• Target Account Selling (TAS): Many sales groups use TAS, which sets itself apart from other methodologies by factoring in the customer’s internal politics and the decision-making process stakeholders go through. TAS sellers may understand that a purchasing decision is based on relationships and budgets, and has rippling effects within an organization, but with business acumen as a foundation you and put them in a boardroom full of executives, and they’ll be better able to close the deal because they understand the financial and strategic stories behind those relationships and budgets.
  • MEDDIC: Who doesn’t love a good sales acronym? Those who use MEDDIC like it because it helps sales teams qualify prospects, identify key stakeholders and deliver consistent messages. Or in other words, MEDDIC is all about sharing a common language to help sellers navigate and close complex deals. Another language that we’d argue is even more important to understand is the language of business. MEDDIC sellers who also speak the language of business can have the right conversations at the right time, with the person who will have the most impact on the purchasing decision.
  • Challenger Sale: The Challenger sale focuses on being prescriptive, or ‘challenging’ the buyer by mapping out the customer journey, and actively teaching clients how to avoid common business challenges within their industry. For this methodology to be successful, the salesperson must do a lot of research and really understand the company he or she is working with. A solid foundation in business acumen makes all the difference here, as it gives the sales leader a blueprint for understanding their customers’ industries, and what those common business challenges are. That way, their recommendations become more targeted and relevant.
  • Sandler Selling System: The Sandler Selling System focuses heavily on understanding people and how and why they make purchasing decisions. Sandler sellers with a foundation in business acumen don’t make the mistake of diving so far into the psychology of the person they are selling to, they fail to dive into the reasons the company is making the purchase. Instead, Sandler sellers with business acumen understand what success looks like, and how the individual’s motivations for the purchase are influenced by the company’s needs, and vice versa.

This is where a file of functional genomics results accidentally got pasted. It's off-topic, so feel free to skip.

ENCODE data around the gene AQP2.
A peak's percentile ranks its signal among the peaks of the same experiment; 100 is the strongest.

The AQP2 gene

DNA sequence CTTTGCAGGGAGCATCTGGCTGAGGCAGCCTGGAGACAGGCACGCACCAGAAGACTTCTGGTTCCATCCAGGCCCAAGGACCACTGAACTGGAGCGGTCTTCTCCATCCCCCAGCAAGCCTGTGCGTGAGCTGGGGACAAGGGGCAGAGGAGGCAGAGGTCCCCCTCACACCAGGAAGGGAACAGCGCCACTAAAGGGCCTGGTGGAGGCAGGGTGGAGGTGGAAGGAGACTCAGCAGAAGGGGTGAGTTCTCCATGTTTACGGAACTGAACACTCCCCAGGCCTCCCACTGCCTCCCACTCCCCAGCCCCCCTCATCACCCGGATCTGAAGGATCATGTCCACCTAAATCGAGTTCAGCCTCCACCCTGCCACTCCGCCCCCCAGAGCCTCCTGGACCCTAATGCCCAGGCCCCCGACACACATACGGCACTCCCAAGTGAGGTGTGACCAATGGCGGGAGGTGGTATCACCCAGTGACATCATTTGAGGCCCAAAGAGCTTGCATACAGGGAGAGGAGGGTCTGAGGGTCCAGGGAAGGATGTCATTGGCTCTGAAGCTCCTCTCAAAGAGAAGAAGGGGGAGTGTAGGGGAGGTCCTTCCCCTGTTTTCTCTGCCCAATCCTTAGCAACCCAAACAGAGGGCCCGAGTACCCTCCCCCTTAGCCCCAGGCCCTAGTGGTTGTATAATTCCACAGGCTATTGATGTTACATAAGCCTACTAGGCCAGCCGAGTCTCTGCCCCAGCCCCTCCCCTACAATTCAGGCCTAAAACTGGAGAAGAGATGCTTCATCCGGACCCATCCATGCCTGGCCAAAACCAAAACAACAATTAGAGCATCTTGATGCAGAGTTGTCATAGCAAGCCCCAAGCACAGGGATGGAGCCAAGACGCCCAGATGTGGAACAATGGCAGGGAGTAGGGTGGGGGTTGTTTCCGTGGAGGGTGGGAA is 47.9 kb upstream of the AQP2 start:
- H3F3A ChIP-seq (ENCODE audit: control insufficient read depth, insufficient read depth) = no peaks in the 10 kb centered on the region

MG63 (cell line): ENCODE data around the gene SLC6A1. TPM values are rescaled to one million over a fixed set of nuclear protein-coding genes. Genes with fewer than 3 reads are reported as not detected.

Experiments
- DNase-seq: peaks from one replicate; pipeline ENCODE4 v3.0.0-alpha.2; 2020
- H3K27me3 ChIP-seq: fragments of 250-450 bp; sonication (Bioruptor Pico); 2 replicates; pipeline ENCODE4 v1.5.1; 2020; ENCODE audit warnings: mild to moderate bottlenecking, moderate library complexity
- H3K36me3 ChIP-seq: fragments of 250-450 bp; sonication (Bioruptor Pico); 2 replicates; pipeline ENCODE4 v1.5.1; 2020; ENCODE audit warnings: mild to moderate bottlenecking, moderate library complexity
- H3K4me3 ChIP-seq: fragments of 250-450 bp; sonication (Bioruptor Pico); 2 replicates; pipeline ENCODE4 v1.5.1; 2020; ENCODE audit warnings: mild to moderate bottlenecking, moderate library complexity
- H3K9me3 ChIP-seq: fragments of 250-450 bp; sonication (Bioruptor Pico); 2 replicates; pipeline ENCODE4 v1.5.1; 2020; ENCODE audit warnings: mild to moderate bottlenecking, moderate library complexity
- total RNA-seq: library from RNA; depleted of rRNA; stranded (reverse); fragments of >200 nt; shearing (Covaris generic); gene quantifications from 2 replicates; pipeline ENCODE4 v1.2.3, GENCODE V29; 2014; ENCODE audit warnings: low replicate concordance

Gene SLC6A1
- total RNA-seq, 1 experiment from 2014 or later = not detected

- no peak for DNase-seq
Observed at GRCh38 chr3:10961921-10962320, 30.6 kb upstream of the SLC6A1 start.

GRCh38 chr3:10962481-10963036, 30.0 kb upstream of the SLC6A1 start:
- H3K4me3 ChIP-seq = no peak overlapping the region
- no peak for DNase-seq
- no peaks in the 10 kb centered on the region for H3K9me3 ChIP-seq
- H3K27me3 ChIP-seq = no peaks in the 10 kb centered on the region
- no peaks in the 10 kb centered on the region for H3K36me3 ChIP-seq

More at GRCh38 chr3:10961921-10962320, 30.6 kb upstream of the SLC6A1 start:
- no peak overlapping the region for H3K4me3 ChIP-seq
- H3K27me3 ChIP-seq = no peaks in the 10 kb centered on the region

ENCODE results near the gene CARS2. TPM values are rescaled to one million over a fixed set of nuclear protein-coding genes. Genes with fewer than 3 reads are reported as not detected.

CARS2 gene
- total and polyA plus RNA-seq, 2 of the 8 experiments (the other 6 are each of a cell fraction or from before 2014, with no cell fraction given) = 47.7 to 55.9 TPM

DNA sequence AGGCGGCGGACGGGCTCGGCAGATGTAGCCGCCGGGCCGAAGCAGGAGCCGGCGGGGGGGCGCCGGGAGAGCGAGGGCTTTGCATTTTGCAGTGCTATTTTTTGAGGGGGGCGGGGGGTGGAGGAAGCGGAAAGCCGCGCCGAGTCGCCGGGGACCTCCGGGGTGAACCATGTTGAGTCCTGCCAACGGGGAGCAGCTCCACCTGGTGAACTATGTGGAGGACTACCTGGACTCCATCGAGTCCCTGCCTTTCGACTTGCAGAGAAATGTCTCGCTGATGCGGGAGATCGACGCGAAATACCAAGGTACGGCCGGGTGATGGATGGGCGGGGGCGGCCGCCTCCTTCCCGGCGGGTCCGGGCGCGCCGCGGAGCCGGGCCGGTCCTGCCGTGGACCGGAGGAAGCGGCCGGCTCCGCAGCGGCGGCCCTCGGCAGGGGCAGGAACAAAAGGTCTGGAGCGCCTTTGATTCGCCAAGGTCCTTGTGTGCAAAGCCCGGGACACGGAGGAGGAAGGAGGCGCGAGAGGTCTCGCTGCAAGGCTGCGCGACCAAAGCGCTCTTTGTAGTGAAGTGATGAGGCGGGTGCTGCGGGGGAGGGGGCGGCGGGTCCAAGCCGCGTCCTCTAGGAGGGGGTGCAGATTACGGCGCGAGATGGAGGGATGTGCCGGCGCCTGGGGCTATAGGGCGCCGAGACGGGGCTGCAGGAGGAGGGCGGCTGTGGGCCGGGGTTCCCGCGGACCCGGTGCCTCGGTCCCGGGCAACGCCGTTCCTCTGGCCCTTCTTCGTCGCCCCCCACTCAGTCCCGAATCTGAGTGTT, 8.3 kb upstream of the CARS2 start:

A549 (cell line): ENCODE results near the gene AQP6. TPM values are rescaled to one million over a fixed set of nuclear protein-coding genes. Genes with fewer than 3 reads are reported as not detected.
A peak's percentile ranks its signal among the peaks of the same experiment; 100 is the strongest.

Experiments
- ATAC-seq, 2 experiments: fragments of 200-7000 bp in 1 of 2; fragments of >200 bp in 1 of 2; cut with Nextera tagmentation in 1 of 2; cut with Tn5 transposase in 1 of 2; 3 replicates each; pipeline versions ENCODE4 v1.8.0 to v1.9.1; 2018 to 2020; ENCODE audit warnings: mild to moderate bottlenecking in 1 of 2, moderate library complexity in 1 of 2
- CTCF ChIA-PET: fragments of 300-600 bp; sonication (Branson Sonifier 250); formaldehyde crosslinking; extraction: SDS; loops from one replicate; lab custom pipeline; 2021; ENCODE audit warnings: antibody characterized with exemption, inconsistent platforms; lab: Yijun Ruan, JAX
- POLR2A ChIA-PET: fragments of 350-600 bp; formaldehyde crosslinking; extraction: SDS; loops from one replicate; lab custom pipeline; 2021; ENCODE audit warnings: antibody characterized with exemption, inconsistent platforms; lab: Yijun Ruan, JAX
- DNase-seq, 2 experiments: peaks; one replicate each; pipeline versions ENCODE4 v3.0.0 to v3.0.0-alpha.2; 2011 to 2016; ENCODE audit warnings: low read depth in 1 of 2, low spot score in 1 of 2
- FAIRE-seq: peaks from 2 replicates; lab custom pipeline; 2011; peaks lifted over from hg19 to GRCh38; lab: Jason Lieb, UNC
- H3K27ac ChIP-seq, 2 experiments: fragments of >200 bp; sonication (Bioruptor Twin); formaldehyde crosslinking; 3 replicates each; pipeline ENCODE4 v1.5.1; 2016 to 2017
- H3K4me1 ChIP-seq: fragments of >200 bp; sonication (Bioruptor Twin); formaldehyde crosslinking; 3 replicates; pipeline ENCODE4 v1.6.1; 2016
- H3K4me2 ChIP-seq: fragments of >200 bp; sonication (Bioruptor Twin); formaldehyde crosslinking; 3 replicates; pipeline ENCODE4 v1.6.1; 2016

Our firm’s research (‘Seeing the Big Picture,’ Greenleaf, 2012) has found that only one out of 10 understand the key business metrics that are important to their customers. That means that 90% lack the business acumen to hang with executives. What’s more, according to the Association for Talent Development companies spend about $20 billion on sales training each year, but the real question is, is that investment paying off? The special sauce may make a Big Mac® hamburger unique, but it’ll never pass as a hamburger without the foundation (the meat).

That’s why business acumen training is an absolute must for sales groups. When sales leaders possess business acumen, they pay attention to how their customers’ businesses make and use money, and see the big picture of their customers’ business challenges without losing sight of the details of the sale. This allows them to communicate within the context of those challenges as they utilize the organization’s sales methodology to develop lasting business partnerships, and win more sales.